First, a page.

Paul opened the epistle by identifying them in Christ (1:2), now he identifies Christ in them.
Jesus Christ dwells in us by His Spirit, which is earnest of future glory in Him (Eph 1:13-14).
We are made partakers of the divine nature by the indwelling presence of Christ by His Spirit.
We are in Him by glorious election (Eph 1:3-6), but He is also in us by His Spirit (Gal 4:6).
The beautiful feet of ministers bring these glorious riches to our ears. How thankful are you?
We Gentiles, once the pagan worshippers of every sort of false god, are partakers of Christ!
Paul had the fantastic office of preaching the glory of Christ here and hereafter to the Gentiles.
Think whatever you wish of the aborigines of Australia, we Gentiles were once just as blind.
1:28 Paul and Timothy’s ministerial ambitions were to perfect every such man in Christ Jesus.
If Jesus Christ has saved us Gentiles, we must be warned to turn from the world to Him alone.
If our only confidence of future glory is by continuing in the faith (1:23), we must be warned.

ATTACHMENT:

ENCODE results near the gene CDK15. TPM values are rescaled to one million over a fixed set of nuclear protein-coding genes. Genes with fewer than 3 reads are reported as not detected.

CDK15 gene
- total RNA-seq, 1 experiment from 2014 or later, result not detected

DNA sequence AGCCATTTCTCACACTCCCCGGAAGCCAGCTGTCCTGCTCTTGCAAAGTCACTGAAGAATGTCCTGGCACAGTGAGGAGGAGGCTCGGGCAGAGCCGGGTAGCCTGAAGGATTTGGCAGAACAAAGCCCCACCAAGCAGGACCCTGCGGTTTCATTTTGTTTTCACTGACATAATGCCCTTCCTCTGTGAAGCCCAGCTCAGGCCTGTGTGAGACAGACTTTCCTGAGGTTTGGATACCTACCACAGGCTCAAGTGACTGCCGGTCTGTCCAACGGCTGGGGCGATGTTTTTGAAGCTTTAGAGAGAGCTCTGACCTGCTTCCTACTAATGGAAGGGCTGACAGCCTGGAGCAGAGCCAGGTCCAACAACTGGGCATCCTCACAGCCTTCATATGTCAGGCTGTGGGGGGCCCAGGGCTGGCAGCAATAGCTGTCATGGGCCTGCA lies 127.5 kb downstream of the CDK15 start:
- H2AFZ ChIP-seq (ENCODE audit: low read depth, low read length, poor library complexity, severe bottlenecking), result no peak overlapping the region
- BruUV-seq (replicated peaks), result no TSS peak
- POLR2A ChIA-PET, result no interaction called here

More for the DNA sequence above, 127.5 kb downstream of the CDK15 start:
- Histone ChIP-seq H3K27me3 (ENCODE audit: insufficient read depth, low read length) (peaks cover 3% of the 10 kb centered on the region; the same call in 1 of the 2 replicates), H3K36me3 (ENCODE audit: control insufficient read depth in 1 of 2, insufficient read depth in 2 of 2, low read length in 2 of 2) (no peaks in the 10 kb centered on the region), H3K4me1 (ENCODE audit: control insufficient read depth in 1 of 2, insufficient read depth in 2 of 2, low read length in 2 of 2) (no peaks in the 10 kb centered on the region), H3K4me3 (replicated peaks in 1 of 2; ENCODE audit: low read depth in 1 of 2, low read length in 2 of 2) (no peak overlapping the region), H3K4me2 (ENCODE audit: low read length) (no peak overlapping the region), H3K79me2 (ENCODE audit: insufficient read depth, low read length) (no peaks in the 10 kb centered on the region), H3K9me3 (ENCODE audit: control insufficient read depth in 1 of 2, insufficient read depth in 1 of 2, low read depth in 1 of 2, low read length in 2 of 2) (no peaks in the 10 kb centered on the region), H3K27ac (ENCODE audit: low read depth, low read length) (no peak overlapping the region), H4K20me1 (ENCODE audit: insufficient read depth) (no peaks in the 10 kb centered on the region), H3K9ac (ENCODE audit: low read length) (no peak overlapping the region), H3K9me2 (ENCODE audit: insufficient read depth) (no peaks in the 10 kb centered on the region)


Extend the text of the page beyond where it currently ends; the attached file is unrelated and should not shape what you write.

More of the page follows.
The goal is Christian perfection. It is your pastor’s goal for the church: it should be your goal.
This was not every man without exception, or even close to all men. It was a few (I Cor 9:22).
For Paul’s manner was to visit synagogues, and he sought to avoid many men (II Thess 3:1-2).
The “all wisdom” here is what was taught to the hearers, not how it was communicated (1:9).
1:29 Paul’s great abilities and diligence were by the power of God working in and through him.
Paul burned himself out, spent himself without reservation, by God’s grace (I Cor 15:10).
There are zealous men, and there are not so zealous men. God chose Paul for his great zeal.
The gospel ministry of truly called men is not a non-profit, retired-on-the-job profession.
God worked energetically in Paul, and he worked energetically with God, for the Gentiles.